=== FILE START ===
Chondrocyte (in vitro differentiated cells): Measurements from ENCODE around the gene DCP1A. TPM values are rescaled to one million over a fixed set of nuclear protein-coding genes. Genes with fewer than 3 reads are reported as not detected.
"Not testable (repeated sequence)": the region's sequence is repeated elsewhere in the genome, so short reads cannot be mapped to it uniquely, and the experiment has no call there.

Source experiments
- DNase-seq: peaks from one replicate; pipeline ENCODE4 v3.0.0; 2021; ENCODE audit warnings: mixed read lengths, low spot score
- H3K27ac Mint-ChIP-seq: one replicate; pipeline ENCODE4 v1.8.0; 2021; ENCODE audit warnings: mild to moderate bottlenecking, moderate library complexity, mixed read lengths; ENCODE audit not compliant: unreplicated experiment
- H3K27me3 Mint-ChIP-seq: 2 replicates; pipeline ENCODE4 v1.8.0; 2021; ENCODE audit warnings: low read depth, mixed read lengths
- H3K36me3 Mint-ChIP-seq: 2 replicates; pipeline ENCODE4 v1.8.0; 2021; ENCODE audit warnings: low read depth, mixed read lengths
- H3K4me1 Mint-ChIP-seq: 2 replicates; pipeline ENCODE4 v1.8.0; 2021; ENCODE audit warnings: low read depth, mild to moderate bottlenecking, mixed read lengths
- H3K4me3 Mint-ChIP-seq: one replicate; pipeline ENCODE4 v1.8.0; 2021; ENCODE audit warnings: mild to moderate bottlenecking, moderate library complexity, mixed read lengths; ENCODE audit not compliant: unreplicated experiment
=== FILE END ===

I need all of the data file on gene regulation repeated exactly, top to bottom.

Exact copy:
Chondrocyte (in vitro differentiated cells): Measurements from ENCODE around the gene DCP1A. TPM values are rescaled to one million over a fixed set of nuclear protein-coding genes. Genes with fewer than 3 reads are reported as not detected.
"Not testable (repeated sequence)": the region's sequence is repeated elsewhere in the genome, so short reads cannot be mapped to it uniquely, and the experiment has no call there.

Source experiments
- DNase-seq: peaks from one replicate; pipeline ENCODE4 v3.0.0; 2021; ENCODE audit warnings: mixed read lengths, low spot score
- H3K27ac Mint-ChIP-seq: one replicate; pipeline ENCODE4 v1.8.0; 2021; ENCODE audit warnings: mild to moderate bottlenecking, moderate library complexity, mixed read lengths; ENCODE audit not compliant: unreplicated experiment
- H3K27me3 Mint-ChIP-seq: 2 replicates; pipeline ENCODE4 v1.8.0; 2021; ENCODE audit warnings: low read depth, mixed read lengths
- H3K36me3 Mint-ChIP-seq: 2 replicates; pipeline ENCODE4 v1.8.0; 2021; ENCODE audit warnings: low read depth, mixed read lengths
- H3K4me1 Mint-ChIP-seq: 2 replicates; pipeline ENCODE4 v1.8.0; 2021; ENCODE audit warnings: low read depth, mild to moderate bottlenecking, mixed read lengths
- H3K4me3 Mint-ChIP-seq: one replicate; pipeline ENCODE4 v1.8.0; 2021; ENCODE audit warnings: mild to moderate bottlenecking, moderate library complexity, mixed read lengths; ENCODE audit not compliant: unreplicated experiment